Xtra has been the target of a recent spate of homophobic incidents that have seen the magazine’s publication boxes vandalized and papers dumped throughout the city.
Since September about 25 of Xtra’s pickup boxes have been vandalized across the downtown core. The handles have been removed and the doors to some of the boxes have been glued shut, preventing access to the paper.
“There is no indication that this was happening to any other publication’s boxes,” says Adrienne DeFrancesco, Xtra’s circulationand community relations manager.
A number of Xtra boxes have been hit more than once. The one outside Buddies In Bad Times Theatre on Alexander St has had its handle stolen four times.
DeFrancesco says she suspects the culprit or culprits may be using the subway to get around. “It’s happened along routes on the subway line. We noticed that it’s pretty organized.”
Ironically, the boxes on Church St have been spared. DeFrancesco says alert village residents would be more likely to question someone trying to damage the boxes.
DeFrancesco hasn’t put a dollar figure on the damage yet; distributors are in the process of modifying the boxes to make it more difficult to remove the handles. She’s also in the middle of filing reports with the police.
“Each incident requires an individual report. So it’s a very long process. There has to be a report in each division that an incident took place. There’s no way to do a bulk report for all these incidents,” says DeFrancesco.
In what seems to be the work of another vandal or vandals, boxes in the Parkdale area along Queen West have been hit by someone who writes offensive slurs on the papers themselves, then sticks the defaced paper in the display window.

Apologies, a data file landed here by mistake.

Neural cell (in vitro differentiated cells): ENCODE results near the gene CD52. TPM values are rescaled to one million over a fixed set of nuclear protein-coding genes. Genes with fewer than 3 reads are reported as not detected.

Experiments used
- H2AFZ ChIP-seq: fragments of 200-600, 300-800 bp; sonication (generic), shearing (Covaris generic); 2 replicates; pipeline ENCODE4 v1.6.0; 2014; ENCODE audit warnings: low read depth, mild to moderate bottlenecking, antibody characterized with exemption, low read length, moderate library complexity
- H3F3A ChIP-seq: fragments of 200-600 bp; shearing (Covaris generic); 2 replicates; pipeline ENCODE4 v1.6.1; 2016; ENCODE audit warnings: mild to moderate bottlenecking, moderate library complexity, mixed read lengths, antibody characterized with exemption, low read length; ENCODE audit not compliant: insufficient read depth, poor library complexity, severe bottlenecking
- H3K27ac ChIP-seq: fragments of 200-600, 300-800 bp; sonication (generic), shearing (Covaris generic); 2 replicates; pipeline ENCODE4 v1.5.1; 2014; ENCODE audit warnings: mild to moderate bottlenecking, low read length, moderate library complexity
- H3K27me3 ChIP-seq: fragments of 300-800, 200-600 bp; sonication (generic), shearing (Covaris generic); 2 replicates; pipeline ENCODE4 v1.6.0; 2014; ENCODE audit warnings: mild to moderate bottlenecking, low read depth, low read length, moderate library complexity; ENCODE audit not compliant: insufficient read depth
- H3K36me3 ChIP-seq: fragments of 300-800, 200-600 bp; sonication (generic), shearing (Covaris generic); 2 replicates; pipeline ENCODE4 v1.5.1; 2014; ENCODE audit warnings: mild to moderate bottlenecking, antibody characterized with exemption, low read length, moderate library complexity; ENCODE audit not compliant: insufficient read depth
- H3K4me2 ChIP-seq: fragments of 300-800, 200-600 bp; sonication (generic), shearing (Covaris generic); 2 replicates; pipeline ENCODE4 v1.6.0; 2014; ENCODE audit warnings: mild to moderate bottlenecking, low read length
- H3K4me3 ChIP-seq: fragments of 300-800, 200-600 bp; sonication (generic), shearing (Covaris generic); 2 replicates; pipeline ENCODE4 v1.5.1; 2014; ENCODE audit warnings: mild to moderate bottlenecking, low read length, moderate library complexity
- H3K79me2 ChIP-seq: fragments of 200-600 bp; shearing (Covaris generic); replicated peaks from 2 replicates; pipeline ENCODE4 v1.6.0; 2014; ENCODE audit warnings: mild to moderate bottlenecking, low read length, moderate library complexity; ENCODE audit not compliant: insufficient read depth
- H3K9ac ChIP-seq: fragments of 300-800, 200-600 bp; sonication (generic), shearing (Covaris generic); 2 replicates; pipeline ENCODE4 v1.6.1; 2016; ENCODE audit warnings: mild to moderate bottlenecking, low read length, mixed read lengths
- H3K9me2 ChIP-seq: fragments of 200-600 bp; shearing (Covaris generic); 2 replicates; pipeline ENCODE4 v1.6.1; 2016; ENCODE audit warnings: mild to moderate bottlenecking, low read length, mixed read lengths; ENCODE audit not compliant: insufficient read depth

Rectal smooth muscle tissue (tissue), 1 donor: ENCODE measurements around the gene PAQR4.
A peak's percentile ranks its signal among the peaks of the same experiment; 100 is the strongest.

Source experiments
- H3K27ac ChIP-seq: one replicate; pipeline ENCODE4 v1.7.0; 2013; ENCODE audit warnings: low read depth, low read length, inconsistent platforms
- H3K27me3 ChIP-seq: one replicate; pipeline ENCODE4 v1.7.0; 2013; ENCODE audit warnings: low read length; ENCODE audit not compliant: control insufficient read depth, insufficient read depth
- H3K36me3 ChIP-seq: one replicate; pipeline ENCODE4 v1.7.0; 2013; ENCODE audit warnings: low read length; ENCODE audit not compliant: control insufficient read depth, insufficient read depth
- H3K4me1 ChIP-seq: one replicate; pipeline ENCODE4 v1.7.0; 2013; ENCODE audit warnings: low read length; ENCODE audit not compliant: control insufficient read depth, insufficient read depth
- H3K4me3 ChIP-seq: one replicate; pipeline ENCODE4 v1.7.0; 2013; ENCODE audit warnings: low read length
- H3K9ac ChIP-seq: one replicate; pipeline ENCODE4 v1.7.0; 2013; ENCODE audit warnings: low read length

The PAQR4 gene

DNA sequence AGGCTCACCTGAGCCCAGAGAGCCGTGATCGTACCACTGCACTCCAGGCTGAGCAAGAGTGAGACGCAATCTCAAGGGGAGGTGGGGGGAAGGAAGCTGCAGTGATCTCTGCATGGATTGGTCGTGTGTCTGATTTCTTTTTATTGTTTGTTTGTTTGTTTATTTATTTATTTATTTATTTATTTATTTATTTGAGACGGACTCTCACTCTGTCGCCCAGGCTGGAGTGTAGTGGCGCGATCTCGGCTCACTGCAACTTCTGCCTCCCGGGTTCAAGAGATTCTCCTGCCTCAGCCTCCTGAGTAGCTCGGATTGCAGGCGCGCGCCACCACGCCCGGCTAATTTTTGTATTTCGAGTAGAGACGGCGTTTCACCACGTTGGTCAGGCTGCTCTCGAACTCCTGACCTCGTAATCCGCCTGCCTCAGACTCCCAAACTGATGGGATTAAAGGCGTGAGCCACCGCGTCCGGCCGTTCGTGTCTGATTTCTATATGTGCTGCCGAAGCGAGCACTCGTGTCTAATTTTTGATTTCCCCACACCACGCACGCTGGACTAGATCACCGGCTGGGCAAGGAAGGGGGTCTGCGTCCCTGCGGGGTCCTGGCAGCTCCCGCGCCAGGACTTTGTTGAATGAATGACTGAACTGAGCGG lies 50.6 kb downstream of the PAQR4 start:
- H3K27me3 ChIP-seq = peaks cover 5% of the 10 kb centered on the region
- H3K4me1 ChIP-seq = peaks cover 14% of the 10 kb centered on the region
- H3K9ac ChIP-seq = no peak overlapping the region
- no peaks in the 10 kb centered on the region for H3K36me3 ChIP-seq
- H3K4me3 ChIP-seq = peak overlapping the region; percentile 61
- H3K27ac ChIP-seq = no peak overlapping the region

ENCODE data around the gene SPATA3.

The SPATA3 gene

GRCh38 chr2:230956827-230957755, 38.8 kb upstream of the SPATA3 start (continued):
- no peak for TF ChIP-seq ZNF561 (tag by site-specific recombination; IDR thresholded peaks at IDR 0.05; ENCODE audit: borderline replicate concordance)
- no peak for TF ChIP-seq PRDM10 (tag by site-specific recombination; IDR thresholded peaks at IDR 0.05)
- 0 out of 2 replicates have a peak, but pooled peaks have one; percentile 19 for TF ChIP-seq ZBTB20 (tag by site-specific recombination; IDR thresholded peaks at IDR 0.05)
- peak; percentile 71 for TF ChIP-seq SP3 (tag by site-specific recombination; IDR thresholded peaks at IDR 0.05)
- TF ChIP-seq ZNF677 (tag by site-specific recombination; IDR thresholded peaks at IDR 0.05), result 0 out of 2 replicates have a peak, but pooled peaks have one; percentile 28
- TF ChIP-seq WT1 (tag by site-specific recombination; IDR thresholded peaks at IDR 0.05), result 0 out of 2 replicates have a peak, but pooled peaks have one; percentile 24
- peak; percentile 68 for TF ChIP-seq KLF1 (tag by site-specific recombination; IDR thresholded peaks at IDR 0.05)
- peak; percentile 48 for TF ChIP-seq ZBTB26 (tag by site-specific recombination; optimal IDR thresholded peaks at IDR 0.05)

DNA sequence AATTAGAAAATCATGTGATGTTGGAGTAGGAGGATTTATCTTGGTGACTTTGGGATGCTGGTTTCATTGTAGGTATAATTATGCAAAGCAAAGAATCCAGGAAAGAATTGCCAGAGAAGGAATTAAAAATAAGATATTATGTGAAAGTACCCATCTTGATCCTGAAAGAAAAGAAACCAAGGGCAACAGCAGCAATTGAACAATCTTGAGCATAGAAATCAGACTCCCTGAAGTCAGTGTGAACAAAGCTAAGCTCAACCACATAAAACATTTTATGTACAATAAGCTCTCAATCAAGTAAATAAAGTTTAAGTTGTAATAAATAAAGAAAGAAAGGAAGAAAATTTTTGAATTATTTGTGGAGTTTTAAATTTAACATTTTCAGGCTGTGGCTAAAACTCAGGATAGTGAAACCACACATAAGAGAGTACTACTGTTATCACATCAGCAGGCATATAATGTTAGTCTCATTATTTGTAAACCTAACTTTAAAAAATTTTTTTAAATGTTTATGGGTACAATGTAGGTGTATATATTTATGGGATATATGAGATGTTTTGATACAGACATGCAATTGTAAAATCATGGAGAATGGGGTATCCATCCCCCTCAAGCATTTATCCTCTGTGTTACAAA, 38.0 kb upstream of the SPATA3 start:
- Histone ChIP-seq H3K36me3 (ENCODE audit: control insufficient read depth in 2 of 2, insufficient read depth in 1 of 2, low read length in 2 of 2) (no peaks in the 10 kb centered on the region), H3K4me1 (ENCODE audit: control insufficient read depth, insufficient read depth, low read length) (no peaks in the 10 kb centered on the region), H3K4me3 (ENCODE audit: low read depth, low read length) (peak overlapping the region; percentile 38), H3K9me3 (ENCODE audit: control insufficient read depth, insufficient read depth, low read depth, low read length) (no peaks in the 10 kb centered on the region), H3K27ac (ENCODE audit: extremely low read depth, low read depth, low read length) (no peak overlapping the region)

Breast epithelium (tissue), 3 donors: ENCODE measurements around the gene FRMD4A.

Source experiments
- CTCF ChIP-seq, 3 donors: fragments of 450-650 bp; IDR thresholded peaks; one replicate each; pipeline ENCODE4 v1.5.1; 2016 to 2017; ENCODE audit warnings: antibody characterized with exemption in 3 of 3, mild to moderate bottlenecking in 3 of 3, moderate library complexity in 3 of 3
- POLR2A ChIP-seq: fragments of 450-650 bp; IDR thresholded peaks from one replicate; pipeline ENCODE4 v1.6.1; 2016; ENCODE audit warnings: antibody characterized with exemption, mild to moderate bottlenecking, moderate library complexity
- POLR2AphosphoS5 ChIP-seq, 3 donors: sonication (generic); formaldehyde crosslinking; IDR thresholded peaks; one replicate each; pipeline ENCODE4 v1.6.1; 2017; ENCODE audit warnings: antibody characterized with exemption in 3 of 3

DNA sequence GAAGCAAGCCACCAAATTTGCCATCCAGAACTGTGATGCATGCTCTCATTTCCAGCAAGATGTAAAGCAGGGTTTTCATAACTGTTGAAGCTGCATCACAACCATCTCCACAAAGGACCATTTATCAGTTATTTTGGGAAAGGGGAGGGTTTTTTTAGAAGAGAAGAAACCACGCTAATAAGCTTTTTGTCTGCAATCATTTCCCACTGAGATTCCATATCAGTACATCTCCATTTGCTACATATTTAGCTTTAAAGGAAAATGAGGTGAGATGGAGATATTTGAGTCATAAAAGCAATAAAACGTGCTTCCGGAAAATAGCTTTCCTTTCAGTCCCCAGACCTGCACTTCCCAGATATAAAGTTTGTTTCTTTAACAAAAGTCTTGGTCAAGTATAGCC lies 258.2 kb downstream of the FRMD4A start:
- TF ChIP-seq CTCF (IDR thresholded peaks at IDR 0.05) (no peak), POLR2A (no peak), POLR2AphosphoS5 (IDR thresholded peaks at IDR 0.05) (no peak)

“Generally what happens is the person folds an ad from the middle of the paper, meaning they’ll go into the paper and look for it, rather than drawing on the cover or sticking something on the outside of the box,” says DeFrancesco. “They’ll doodle or do collage work… a very sexualized or homophobic type of drawing. Sometimes pieces from our paper or from other publications that look to be queer publications are pasted on to make a collage.”
In yet another incident this fall, all issues of Xtra in Runnymede Library were being removed by a woman who, in e-mails to Xtra, claimed the paper is offensive to parents and children. The woman also complained to the library itself to have the paper banned, but officials say the paper meets their guidelines.
“Xtra does not go against [our] guidelines, so we will continue to carry it for our customers,” says Vickery Bowles, director of collections management with the Toronto Public Library. “We carry material representing varying points of view and which are of current interest, including material which reflects current trends and controversies. So we are committed to keeping Xtra in our branches because it is popular with a large number of library customers.”
Library officials say the paper has been relocated from Runnymede’s foyer to the periodicals area so staff can monitor it more closely.
In May a 48-year-old Ottawa man, Thomas M Strain, was sentenced to three months of house arrest after pleading guilty to painting and vandalizing the boxes of Capital Xtra, Xtra’s Ottawa sibling. For more than a year, Strain painted “HIV” and swastikas on the boxes, and glued the doors shut.